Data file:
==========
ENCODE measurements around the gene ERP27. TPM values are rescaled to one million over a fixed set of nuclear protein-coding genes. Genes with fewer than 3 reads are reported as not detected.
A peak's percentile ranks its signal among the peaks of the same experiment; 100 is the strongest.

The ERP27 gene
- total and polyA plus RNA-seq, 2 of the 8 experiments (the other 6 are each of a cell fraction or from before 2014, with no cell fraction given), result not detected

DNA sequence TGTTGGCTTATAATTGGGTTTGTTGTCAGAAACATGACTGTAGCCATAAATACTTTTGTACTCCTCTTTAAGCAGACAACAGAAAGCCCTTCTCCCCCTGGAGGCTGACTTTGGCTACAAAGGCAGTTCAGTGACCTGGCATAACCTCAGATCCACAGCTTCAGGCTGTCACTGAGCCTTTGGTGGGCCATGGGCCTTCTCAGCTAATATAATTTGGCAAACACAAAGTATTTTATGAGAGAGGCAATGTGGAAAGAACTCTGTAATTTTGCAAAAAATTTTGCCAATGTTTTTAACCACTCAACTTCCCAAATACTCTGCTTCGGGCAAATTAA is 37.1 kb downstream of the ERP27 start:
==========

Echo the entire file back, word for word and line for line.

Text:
ENCODE measurements around the gene ERP27. TPM values are rescaled to one million over a fixed set of nuclear protein-coding genes. Genes with fewer than 3 reads are reported as not detected.
A peak's percentile ranks its signal among the peaks of the same experiment; 100 is the strongest.

The ERP27 gene
- total and polyA plus RNA-seq, 2 of the 8 experiments (the other 6 are each of a cell fraction or from before 2014, with no cell fraction given), result not detected

DNA sequence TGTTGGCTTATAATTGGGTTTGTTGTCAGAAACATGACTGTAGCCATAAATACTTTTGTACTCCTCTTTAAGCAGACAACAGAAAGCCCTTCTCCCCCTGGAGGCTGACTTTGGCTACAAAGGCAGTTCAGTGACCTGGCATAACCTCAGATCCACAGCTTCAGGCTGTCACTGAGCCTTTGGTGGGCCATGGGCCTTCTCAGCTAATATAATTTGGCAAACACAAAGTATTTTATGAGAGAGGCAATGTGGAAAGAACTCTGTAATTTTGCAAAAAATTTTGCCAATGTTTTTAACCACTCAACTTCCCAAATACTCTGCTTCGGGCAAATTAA is 37.1 kb downstream of the ERP27 start: